African Union’s response to fight COVID-19 commendable


At the turn of the new decade just months ago, the world was ecstatic that with it came some good tidings. To the utter shock of many, the first chapter of this decade has come with panic and grief brought about by COVID-19. Since the first case was reported in December 2019 in Wuhan, Hubei Province, China, the number of COVID-19 cases has risen globally to 2.7 million with 738,032 recoveries and 190,549 deaths – according to data from the Centre for Systems Science and Engineering (CSSE) at Johns Hopkins University. These figures are from 213 countries with 52 from Africa – only Comoros and Lesotho have not reported a case. Africa has recorded 25,940 cases, 6,968 recoveries and 1,240 deaths.

Alarmed by the potential of the global economy grinding to a halt, African leaders caucusing in Addis Ababa for the African Union’s (AU) 33rd Ordinary Session of the Assembly of Heads of State and Government in February recommended that Africa Centres for Disease Control and Prevention (Africa CDC) activates its Emergency Operations Center and Incident Management System to improve surveillance, emergency response and prevention of the disease. This came on the backdrop of the first confirmed COVID-19 case in Egypt while the second (the first in sub-Saharan Africa) was in Nigeria. The AU was concerned that the pandemic may be difficult to nip in the bud if proper preventive measures are not adopted in time. A two-pronged approach was taken; immediate rapid response and the post-COVID-19 measures. Initially, AU’s focus was on enhancing surveillance for Severe Acute Respiratory Infections (SARI) 8 (which has a genetic correlation to COVID-19 virus), notifying authorities on persons who meet the case definition for SARI and those with travel history record from COVID-19 hotspots.

With confirmed cases escalating, AU called for urgent restriction of movement or lockdown to and from affected areas to contain the spread of the coronavirus. To create a war chest for the pandemic, AU urged member states to consider reviewing their budgets to reflect prioritization of spending in healthcare systems more so on the infrastructure, pharmaceuticals, laboratory tests, personal protection equipment (PPEs) and social protection for the vulnerable population. Additionally, member states have also adopted fiscal and monetary policy measures aimed at increasing liquidity to support affected SMEs – drivers of production, job creation, contribution to exports and facilitating equitable distribution of income. Some member states have gone ahead to commit special COVID-19 funds to fight the pandemic.

The AU has also directed the African Union Commission (AUC) to lead debt relief negotiations of African external debt amounting to Kshs23.6 trillion for a swift response by individual member states and within the Regional Economic Communities (RECs). The AU chairperson Mr. Ramaphosa has appointed Dr. Ngozi Okonjo-Iweala (Nigerian economist), Dr. Donald Kaberuka (Rwandan economist), Tidjane Thiam (Ivorian banker) and Trevor Manuel (South Africa’s former finance minister) as AU’s COVID-19 Special Envoys to mobilize international support for a comprehensive stimulus package, deferred debt and interest payments.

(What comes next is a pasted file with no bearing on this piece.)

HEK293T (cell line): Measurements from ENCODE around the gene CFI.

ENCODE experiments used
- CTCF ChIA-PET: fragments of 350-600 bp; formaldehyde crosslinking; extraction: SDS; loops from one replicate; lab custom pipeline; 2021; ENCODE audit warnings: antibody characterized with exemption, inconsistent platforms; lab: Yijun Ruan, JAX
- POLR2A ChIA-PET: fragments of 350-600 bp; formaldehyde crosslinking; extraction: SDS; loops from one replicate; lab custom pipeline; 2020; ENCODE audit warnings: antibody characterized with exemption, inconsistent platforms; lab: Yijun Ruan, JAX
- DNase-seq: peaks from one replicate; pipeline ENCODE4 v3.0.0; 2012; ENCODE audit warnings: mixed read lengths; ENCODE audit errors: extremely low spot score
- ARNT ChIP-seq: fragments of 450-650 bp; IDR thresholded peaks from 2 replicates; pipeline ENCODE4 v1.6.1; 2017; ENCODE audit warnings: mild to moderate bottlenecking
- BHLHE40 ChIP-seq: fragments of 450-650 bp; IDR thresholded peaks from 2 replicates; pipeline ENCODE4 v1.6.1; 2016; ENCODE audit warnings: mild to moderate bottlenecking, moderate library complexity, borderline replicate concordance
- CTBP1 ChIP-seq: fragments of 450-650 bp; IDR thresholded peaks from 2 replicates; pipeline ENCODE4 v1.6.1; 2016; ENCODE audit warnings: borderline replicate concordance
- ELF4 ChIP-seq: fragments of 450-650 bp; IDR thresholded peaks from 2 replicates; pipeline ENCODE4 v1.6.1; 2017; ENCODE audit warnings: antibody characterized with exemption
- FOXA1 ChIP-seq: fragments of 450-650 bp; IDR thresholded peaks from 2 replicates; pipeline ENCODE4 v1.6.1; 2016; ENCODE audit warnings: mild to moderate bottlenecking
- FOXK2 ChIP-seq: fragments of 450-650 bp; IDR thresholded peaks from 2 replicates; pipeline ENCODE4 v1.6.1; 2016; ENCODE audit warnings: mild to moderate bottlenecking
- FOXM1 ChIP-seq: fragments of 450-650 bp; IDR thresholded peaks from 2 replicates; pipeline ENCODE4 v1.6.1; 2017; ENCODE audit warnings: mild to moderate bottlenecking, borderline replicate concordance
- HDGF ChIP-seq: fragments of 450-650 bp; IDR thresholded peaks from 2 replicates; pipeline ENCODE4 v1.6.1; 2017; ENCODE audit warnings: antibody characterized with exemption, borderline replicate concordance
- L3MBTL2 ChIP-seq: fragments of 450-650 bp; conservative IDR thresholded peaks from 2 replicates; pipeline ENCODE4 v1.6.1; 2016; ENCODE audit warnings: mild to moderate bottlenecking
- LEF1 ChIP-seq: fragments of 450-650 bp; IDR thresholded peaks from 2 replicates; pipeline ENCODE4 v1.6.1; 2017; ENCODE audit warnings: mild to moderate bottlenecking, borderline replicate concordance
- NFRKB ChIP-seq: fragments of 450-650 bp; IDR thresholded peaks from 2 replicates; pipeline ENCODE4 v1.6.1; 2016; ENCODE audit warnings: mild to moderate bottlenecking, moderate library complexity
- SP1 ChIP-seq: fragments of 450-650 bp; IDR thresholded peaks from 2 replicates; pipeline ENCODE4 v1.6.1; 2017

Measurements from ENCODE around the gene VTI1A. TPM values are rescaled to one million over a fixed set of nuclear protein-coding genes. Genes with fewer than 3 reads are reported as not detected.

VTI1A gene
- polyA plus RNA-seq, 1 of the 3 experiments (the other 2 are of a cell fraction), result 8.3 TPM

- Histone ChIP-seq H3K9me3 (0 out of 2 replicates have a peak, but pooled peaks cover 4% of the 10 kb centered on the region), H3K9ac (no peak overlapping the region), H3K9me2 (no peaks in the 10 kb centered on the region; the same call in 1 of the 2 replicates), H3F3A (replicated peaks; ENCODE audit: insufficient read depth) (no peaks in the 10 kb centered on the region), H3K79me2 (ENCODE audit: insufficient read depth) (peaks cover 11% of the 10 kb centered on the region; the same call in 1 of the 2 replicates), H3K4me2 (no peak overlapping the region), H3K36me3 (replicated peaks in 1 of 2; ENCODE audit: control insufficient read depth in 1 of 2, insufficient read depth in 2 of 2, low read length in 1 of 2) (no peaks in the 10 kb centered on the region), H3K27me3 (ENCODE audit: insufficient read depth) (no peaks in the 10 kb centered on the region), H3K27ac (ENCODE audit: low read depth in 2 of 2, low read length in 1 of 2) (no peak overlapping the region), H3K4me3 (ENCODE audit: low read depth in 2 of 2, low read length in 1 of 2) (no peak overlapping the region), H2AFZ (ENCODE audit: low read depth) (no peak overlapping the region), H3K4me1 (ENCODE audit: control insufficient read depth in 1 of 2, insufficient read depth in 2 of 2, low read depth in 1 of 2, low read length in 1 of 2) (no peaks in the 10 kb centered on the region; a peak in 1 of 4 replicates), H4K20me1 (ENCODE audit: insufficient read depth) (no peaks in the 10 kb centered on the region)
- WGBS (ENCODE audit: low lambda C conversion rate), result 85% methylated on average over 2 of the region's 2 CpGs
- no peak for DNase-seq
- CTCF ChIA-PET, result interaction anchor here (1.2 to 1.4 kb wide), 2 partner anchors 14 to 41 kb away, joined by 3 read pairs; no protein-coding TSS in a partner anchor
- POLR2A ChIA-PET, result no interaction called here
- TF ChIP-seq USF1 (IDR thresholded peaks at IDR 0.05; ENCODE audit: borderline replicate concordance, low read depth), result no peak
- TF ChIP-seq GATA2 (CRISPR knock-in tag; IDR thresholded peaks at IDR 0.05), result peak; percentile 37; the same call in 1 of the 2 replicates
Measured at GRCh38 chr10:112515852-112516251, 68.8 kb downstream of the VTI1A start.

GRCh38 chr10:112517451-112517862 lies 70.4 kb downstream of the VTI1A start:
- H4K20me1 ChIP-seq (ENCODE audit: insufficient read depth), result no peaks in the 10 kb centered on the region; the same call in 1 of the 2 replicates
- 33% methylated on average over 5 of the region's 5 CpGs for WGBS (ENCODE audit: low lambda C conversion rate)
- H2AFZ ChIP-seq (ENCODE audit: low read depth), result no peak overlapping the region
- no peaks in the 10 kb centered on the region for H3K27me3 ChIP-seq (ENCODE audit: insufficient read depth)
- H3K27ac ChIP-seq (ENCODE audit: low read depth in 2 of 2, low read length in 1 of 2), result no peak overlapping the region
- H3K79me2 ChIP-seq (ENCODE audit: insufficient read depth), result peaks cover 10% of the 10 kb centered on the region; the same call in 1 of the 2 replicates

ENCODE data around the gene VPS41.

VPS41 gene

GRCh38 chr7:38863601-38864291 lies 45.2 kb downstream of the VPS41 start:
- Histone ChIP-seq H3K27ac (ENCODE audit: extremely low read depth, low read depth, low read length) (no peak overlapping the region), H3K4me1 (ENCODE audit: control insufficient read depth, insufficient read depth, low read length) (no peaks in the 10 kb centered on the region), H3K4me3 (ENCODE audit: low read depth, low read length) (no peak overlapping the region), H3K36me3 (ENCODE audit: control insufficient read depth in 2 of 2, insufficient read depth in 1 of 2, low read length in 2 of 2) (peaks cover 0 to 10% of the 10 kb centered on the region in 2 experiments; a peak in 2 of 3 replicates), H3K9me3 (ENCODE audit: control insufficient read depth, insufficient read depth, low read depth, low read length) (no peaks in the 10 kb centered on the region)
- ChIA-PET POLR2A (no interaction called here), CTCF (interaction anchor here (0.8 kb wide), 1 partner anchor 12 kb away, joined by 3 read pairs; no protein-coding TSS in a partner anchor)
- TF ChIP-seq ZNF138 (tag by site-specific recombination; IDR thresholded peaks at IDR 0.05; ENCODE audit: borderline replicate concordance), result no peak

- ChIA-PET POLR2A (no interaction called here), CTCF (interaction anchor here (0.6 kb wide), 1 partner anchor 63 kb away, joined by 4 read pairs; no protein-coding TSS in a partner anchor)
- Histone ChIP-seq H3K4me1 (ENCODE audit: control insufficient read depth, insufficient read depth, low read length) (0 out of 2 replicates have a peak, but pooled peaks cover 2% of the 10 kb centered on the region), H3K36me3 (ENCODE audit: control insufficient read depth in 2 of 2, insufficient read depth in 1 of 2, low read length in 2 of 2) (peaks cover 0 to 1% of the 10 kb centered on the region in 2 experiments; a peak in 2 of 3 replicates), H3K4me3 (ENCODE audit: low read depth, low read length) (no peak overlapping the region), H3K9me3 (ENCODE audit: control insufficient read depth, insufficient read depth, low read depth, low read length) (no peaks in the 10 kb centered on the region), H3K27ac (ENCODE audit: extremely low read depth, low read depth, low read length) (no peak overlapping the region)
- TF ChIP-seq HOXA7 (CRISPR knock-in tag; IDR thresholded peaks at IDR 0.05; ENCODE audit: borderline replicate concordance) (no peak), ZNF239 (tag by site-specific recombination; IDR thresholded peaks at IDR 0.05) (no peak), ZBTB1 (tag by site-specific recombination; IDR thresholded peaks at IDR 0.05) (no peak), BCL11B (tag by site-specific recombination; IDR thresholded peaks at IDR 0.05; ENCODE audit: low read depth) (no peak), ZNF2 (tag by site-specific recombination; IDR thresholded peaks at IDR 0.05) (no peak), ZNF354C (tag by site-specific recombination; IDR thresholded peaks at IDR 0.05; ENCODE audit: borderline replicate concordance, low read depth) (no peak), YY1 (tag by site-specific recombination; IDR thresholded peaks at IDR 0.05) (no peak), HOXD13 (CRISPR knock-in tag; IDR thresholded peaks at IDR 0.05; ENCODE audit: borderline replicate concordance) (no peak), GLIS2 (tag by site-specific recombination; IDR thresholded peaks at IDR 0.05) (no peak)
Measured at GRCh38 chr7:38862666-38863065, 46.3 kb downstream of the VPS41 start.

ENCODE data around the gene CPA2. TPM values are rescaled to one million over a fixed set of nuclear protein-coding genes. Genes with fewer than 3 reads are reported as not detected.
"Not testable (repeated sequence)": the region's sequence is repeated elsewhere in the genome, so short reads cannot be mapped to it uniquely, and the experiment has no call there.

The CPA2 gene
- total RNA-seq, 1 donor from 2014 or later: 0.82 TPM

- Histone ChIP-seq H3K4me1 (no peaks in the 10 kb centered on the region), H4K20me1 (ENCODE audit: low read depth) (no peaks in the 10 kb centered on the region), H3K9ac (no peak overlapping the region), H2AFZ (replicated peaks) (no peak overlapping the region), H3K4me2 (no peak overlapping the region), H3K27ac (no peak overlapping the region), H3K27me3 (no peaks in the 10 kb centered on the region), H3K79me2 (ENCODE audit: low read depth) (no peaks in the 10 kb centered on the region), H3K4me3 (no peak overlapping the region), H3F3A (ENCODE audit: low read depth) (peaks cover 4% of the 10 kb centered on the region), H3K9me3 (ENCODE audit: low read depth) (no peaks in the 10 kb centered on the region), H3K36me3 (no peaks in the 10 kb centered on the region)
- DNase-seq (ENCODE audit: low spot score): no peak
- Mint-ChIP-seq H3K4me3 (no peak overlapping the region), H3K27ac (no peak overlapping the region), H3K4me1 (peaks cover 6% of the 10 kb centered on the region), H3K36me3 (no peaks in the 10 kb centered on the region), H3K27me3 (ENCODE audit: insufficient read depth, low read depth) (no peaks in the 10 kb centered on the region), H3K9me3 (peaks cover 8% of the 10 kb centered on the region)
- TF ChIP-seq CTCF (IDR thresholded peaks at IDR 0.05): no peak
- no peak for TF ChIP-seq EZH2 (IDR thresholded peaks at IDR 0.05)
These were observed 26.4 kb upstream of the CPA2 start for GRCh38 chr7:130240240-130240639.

Member states have been encouraged to partner with the private sector to raise funds for fighting the pandemic. The AU in partnership with Africa CDC launched a public private partnership initiative – Africa COVID-19 Response Fund, to raise an initial Kshs15 billion to prevent transmission and circa Kshs40 billion for the procurement of medical supplies and social protection. The founder of Alibaba,  Jack Ma has donated medical equipment towards this cause.

For post-pandemic, the AU has urged member states to strengthen the productive capacity of the private sector to process raw materials locally. This is meant to improve domestic resource mobilization and minimize supply chain disruptions caused by the continent’s dependence on external financial flows estimated to be 11.6% of Africa’s GDP compared to 6.6% of developing economies’ GDP. Due to the overstretched health systems, the AU has recommended the need for African countries to complete the signing and ratification of the African Medicine Agency (AMA) – a specialized agency of the AU for regulating medical products. This is part of the AU’s efforts for establishing regional public private partnerships to produce medical, pharmaceutical products and PPEs to not only combat the COVID-19 pandemic but to also reduce Africa’s imports and ensure high quality control of production.

In addition, there is need to harness digital revolution for economic transformation to achieve AU’s Agenda 2063 particularly on youth unemployment and teleporting for white collar workers. The AUC has also been tasked with the responsibility of leading negotiations for increased funding from multilateral donors to develop the healthcare systems in Africa.

The AU also emphasizes the need to promote transparent sharing of information to citizens to minimize the spread of false information “fake news” to avoid a situation where the continent will be fighting both the pandemic and “infodemic” (false information about coronavirus).

The above mitigation measures coupled with collective and individual responsibilities like washing of hands with soap, use of sanitizers and masks, self-quarantine and social distancing will go a long way to reduce the magnitude of the impact that the pandemic could have on the African economy. Let us stay home, stay safe and flatten the curve.

By Bernard Ayieko

The writer is an economist and a regional commentator on trade and investment. Twitter: @BenShawAyieko Email:

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